Saturday, September 4, 2010

Young Elders return with Honour?

I know I said I would do a feel good post about what I like about Mormonism as my next post but that is requiring some work and I really wanted to post about something that came to mind this week.

I was reading over at the Koda Think Tank, Koda wrote a post about some goings on around the time that he went on his mission. He wrote about feeling guilty and about nearly getting sent home. It reminded me of Rockstars mission.

Rockstar nearly got sent home when he was about 2 months off completing the 2 year mission. He had been sent to New Zealand (not an important part of the story just fyi). His favourite all time companion (lovingly referred to as MB - marijuana boy by his wife, Angry Baker, because he calms her down eh!) had recently finished his 2 years and returned to the USA. Rockstars productivity had begun to slide a little and he and his comp (companion, missionaries are paired up usually for a few months at a time and reside in bachelor style flats, ew stinky!) had been neglecting to check in with superiors and report on their whereabouts and statistics. They had also indulged in the viewing of a few movies at member families homes.

They (I think it was about 4 of them) got called on for a meeting with the Mission President who had to make a special trip to meet with them. It was clear to all 4 young elders (haha, 'young elders'.... an oxymormon?! ) that they were probably going to be sent home.

This is where I get to my point.

Rockstar started thinking about what he would do if he were sent home early. Now for those uninitiated in the ways of the Mormons, being sent home early from mission is certainly up there as one of the most shameful things that could happen to you. Rockstar decided that when the plane landed in Sydney that he would just disappear. He wouldn't catch the connecting flight to Perth, he would drop off the radar and go from there.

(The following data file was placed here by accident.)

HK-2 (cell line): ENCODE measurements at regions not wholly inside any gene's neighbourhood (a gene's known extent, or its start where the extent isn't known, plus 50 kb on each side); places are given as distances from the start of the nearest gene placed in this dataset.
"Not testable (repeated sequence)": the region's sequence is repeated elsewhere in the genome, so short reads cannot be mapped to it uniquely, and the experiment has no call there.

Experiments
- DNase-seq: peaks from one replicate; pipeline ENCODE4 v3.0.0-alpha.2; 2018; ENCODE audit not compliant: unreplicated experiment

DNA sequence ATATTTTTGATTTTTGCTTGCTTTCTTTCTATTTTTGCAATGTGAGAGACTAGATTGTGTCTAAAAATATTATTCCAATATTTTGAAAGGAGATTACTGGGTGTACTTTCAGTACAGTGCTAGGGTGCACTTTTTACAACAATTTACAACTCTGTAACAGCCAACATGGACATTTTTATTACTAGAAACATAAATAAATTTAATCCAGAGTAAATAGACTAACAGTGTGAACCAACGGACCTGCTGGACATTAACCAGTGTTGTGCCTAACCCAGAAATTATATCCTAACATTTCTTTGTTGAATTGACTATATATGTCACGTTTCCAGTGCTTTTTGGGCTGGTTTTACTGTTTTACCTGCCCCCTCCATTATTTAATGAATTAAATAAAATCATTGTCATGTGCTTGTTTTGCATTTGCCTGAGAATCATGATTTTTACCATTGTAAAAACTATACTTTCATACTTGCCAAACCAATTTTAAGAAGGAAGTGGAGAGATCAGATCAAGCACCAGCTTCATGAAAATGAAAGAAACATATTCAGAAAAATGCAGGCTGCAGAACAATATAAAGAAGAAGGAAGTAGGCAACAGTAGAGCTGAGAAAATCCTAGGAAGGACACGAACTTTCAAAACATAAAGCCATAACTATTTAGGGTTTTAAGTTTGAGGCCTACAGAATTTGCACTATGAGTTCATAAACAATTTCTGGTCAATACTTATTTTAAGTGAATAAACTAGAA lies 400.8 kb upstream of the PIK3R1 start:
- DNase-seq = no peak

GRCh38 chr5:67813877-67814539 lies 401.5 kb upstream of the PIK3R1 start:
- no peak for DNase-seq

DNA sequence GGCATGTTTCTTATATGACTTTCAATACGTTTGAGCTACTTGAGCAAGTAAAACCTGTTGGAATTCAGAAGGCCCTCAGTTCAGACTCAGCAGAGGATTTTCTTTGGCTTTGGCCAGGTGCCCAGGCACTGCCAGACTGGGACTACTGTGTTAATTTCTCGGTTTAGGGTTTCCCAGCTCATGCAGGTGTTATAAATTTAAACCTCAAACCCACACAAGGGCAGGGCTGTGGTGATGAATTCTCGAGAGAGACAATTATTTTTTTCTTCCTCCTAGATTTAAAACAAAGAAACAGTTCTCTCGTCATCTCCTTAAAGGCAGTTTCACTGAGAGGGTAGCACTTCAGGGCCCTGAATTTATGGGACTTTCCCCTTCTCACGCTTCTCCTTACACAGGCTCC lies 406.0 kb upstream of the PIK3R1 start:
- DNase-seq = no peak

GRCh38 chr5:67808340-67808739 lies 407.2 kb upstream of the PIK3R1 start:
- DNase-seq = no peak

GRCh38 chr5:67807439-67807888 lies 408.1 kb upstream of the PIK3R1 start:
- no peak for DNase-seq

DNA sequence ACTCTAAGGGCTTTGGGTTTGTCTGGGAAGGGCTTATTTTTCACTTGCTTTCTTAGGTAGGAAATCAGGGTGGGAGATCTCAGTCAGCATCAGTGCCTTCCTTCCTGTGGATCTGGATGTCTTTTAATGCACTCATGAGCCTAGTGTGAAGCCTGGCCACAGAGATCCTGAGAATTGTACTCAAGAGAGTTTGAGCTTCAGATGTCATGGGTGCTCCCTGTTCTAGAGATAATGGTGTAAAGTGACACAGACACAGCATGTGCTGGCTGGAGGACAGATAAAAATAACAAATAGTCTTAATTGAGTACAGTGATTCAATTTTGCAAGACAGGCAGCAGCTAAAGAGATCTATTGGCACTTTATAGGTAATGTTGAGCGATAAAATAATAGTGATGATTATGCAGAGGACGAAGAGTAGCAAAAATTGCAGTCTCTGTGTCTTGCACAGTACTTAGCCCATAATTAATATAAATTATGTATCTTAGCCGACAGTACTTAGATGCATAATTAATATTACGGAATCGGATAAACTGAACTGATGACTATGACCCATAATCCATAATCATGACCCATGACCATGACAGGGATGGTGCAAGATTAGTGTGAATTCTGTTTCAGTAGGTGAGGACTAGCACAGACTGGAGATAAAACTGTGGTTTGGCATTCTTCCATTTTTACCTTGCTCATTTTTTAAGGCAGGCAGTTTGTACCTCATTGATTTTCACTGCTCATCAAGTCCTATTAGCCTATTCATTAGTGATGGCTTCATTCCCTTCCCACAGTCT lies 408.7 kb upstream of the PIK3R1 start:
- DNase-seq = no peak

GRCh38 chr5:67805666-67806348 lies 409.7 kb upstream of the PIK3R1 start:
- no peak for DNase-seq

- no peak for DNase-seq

He didn't know when or if he would contact his family or myself. We had written to each other pretty much every week (we each now have a shoebox full of letters, oh so romantic) but he felt so icky about being sent home early from mission that he didn't know whether he could bare to face any of us.

The story ends well. The boys were not sent home early. Rockstar finished his mission and returned with honour.  Romance resumed and so on, yadda yadda.

Hmm. So what I am interested in here is the aspect of control on mission. There are so many rules! Geez! most of these kids are 19-21 years old. From what I've seen of missionaries - I sat across the family dinner table from many elders in my childhood. I have fed many elders (and sisters, not so many of them but they're great) in my home. I would use two words to describe them. Kind and energetic.

Since the mission is expected of every young man it bugs me no end that the rules are so strict and in many cases so ridiculous. I will beg Rockstar to post about some of his experiences.

I am looking forward to moving house so that when eventually we get a pair of missionaries randomly knocking on our door (currently I think our house may be a no-go zone for missionaries, scary apostates reside here) I plan on letting them know we're exmo' but inviting them for dinner, conversations etc. I am  so grateful to all of the splendid New Zealanders who looked after Rockstar on his mission and I would like to continue to offer support to any elders/sisters who are game enough to spend time in our home.